swati-hr1
7

I had an offer from X company, after joining i.e on the day of joining they have given some documents (employment contract) to sign.

Although HR has explained clearly about every condition and points of the contract, but there was one point which says that I have to stay with the firm for the next 2 years i.e I cannot resign before the completion of 2 years and if I do so I have to pay Rs.1 lac.

So, I refused to accept this condition and did not sign their contract papers, in return to which they revoked my job offer, and I am jobless at present.

In fact I had an argument also with them, that they should have informed me about such conditions before releasing the offer, I would have decided and taken the decision there itself and not wasted time for both of us.

To which they had no answer.

I request the professionals to please clarify my concern with such conditions that employers force on the candidates they hire.

Is it legal to hire on contract when the employment documents state the role to be permanent?

From India, Noida
PROFESSIONALS AND BUSINESSES PARTICIPATING IN DISCUSSION
Dinesh Divekar
Business Mentor, Consultant And Trainer
Umakanthan53
Labour Law & Hr Consultant
Saswatabanerjee
Partner - Risk Management
Sumitk.saxena
Service/manager-hr
Swati-hr1
Hr Professional
KK!HR
Management Consultancy

Dinesh Divekar
7710

Dear Swati,
What we call an "Appointment Letter" is an employment contract. An employment contract is between an "employer" and an "employee". However, before entering into the contract, both parties should have discussed what would be the terms and conditions of employment. Both parties entered into the contract with assumption. The assumption was discovered at a much later stage.
Now both parties have suffered losses because of the assumption. Since the employer could not employ a selected candidate, he will have to continue to work without the employee. It could suffer that department's work. On the contrary, the employee's loss is far more severe. She will have to put up with disruption in monthly cashflow. It could put up her financial planning in haywire.
However, there is no legal solution to this problem. The learning for you and others from this incident is to clarify clearly the future terms of employment.
As a candidate, I recommend you start searching for a new job vigorously. May you be destined to get a better job.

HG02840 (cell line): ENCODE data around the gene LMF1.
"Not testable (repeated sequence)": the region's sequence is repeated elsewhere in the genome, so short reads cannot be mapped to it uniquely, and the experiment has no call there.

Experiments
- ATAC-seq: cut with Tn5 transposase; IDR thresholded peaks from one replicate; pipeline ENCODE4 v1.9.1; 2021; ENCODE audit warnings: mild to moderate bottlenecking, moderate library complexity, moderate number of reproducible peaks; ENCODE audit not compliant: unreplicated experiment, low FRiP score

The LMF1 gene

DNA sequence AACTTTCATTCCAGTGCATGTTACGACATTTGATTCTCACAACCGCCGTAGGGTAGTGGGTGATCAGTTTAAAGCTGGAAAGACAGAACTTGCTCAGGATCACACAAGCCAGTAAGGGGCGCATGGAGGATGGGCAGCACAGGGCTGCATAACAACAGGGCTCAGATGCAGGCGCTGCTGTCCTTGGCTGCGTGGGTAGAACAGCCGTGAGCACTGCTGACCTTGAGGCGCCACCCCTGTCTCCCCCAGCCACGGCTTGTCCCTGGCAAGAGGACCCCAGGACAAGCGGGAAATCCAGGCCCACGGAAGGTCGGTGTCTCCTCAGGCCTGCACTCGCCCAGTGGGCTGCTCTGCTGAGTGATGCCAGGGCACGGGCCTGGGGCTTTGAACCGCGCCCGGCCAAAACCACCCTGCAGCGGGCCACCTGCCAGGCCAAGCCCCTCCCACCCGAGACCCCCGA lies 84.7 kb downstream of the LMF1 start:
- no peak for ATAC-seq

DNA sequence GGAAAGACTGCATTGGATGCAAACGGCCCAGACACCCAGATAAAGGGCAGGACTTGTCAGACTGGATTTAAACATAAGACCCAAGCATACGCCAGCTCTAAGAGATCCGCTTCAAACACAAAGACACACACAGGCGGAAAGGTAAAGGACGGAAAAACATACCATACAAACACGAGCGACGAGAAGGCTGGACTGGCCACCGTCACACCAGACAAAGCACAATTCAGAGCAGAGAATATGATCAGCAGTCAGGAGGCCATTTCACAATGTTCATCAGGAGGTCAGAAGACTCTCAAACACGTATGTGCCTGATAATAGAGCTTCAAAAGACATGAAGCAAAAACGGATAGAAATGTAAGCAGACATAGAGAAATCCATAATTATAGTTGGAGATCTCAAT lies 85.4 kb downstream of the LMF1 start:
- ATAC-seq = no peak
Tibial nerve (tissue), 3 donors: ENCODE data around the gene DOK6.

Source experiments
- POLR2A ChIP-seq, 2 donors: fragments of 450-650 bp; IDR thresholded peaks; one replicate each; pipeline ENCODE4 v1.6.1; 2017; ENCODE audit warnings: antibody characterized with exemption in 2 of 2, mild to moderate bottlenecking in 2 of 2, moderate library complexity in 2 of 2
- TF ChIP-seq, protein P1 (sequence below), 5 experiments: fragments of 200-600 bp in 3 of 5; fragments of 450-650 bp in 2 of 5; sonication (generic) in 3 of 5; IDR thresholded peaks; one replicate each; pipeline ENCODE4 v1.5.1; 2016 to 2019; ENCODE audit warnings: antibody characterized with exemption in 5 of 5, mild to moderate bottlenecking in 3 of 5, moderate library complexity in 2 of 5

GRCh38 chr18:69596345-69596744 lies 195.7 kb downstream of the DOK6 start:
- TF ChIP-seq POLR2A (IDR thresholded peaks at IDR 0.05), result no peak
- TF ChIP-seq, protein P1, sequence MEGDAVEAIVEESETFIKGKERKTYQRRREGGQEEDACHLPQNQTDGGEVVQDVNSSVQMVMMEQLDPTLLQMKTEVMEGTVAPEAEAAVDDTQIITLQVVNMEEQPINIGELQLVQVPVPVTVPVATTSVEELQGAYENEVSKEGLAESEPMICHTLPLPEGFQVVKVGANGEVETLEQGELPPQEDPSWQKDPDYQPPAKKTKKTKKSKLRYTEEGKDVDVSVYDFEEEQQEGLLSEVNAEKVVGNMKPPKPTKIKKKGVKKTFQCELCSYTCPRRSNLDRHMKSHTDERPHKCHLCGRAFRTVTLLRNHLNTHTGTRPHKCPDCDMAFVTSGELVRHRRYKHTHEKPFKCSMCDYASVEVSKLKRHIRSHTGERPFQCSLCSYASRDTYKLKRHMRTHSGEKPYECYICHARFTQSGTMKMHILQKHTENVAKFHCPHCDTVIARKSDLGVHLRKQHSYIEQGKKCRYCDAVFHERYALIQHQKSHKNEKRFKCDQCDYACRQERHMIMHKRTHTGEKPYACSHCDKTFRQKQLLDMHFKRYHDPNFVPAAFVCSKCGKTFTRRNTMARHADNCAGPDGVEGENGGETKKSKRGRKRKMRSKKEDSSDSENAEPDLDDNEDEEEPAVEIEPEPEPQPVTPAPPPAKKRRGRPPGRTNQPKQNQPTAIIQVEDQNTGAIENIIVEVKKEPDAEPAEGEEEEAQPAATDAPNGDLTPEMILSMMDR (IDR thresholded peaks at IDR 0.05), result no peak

Thanks,
Dinesh Divekar

From India, Bangalore
sumitk.saxena
252

Dear Swati,

Greetings for the day,

As far as ur matter is concern I have gone through the type of Bond. Bonded labour in any condition is totally abolished by the the law but the 'Surety Bond' is still in domain of various Public Sectors Undertakings under Government of India and Private Sectors Enterprises the candidates who are selected for the post of Management Trainee under Coal India limited had to sign a surety bond which states :

1)They will have to serve the corporation for a minimum period of prescribed months, with regard to which a bond of Amounted to be signed with the selected candidates.

2)An amount of ----- will be deducted from the selected candidate’s salary for 60 months which will be refunded with interest on completion of 60 months

3)In case the candidate’s performance is found unsatisfactory by the corporation, the service of the candidate during the probation period will be terminated in accordance with the terms & conditions of offer of appointment & receipt of satisfactory police report.

so please go through the type and defination of the bonds and seek legal advice befor signing the same.

Thanks & Regards,

From,

Sumit Kumar Saxena

From India, Ghaziabad
saswatabanerjee
2357

True they should have told you about the condition when recruiting you.

But legally you have little rights because you did not sign anything before that point. Oral agreements (offer and acceptance), though valid in law, is difficult to prove in a court of law.

I did not get from your post where exactly did they put you on contract. In general, put on contract means its a fixed term employment, or employed through a contractor or the work is not full time and you are not on the payroll of the company (Paid professional fees). So i think you need to check your wording and your understanding of the terms or you will end up with a wrong advice.